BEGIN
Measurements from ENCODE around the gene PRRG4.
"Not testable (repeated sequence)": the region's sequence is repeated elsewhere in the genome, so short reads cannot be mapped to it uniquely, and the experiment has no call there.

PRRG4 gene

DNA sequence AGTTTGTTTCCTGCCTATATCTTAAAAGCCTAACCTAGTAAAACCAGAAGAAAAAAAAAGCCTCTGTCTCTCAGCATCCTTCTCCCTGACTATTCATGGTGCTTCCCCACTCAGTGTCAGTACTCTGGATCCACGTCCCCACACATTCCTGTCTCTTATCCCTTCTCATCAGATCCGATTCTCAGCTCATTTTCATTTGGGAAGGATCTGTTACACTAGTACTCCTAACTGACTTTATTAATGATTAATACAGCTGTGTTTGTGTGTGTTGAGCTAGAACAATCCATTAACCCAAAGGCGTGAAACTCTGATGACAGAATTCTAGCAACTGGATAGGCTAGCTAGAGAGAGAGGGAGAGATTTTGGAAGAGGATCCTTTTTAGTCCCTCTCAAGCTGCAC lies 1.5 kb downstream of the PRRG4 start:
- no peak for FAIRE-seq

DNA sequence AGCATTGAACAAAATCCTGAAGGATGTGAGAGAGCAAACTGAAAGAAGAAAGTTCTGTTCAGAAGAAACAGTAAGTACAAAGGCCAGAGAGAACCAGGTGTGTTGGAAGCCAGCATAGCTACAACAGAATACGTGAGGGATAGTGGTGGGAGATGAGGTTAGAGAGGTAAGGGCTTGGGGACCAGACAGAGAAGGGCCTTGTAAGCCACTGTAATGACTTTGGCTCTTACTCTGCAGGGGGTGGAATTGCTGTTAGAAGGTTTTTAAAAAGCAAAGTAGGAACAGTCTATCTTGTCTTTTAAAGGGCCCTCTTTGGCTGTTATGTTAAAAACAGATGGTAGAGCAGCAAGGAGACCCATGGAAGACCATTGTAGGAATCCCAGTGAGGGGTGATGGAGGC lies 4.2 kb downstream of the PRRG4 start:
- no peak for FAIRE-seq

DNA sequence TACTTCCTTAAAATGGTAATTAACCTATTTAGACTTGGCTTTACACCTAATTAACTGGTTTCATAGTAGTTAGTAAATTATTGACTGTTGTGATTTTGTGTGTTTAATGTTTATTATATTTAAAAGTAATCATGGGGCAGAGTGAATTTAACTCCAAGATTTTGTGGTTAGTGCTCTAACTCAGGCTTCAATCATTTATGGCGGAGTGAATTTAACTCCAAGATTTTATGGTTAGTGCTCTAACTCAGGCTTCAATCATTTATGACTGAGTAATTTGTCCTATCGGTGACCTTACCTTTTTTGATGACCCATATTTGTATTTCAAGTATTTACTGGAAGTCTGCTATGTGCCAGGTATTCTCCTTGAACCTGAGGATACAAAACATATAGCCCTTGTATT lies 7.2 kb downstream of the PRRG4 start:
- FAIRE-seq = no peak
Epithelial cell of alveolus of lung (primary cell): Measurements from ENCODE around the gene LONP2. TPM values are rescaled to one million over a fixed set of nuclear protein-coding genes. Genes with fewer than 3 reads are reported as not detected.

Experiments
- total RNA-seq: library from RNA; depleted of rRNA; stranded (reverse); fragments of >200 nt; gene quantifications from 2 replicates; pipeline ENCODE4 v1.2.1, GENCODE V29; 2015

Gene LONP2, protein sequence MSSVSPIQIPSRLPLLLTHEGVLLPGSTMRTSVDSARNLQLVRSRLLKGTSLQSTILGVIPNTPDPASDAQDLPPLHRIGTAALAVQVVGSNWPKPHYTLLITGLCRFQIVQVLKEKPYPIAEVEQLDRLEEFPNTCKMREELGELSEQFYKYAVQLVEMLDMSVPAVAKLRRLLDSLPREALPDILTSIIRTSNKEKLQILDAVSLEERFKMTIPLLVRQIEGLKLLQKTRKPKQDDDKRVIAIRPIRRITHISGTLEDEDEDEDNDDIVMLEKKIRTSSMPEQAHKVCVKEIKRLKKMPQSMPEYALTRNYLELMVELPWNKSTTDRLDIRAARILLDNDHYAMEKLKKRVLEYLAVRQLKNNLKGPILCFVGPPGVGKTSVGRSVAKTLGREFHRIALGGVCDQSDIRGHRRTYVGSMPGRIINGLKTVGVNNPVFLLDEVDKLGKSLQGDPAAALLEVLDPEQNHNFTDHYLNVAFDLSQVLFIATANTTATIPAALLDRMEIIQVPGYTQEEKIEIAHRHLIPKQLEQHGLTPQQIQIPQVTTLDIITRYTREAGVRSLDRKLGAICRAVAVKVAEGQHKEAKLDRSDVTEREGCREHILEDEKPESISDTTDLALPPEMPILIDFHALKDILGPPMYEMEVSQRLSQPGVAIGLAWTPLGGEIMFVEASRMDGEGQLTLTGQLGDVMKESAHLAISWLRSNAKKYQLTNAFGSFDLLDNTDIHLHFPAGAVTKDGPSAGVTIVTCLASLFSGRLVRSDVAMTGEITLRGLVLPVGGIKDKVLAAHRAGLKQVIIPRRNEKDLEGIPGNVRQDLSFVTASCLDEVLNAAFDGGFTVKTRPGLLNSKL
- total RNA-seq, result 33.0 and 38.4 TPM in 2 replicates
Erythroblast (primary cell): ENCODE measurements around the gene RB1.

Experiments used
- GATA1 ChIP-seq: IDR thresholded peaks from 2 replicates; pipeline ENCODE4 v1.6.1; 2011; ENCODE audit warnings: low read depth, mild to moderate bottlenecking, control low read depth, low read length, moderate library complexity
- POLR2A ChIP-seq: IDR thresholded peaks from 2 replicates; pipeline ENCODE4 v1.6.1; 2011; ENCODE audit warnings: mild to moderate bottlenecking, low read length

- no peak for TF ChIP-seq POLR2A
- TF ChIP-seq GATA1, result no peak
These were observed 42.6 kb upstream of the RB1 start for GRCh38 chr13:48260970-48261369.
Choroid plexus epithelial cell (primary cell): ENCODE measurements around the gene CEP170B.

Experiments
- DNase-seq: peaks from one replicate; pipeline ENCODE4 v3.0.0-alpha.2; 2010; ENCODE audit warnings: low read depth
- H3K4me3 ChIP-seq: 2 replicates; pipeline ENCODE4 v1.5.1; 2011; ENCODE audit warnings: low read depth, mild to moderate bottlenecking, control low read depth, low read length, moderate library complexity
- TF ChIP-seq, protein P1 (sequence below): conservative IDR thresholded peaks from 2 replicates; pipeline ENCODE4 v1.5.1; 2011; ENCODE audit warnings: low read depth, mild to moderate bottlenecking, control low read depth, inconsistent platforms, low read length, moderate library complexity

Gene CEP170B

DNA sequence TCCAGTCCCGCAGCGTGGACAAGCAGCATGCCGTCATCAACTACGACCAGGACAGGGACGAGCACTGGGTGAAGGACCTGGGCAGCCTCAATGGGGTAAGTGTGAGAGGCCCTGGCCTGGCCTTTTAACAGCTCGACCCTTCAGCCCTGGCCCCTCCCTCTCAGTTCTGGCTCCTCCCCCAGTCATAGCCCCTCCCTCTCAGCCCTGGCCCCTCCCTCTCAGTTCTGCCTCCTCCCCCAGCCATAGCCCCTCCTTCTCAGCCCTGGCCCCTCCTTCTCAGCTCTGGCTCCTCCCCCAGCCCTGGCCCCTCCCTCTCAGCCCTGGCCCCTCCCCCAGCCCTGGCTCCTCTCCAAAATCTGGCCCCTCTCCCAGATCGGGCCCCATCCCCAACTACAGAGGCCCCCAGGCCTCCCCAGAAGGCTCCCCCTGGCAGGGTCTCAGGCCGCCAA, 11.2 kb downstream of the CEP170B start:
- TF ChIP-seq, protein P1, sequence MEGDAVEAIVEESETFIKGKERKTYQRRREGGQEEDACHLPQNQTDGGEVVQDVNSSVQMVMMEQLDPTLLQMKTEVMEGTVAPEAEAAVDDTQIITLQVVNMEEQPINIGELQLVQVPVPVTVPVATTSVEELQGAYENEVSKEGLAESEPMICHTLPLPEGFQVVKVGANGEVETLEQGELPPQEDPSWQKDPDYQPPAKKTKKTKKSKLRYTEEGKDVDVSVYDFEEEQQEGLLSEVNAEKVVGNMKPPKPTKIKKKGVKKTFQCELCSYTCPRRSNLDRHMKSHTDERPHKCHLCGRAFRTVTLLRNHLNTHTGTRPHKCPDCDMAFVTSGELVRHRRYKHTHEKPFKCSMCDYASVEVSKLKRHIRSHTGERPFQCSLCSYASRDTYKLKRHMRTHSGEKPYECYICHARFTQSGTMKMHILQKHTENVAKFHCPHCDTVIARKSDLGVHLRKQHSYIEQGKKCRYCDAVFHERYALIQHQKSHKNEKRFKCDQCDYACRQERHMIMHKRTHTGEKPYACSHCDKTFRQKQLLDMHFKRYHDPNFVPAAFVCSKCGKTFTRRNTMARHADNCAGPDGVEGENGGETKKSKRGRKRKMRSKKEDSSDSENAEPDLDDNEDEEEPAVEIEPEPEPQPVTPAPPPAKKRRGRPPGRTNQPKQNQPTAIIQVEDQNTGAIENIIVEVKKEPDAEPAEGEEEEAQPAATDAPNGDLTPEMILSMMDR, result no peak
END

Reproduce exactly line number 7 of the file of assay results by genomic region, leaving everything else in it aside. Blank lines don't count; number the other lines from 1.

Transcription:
- no peak for FAIRE-seq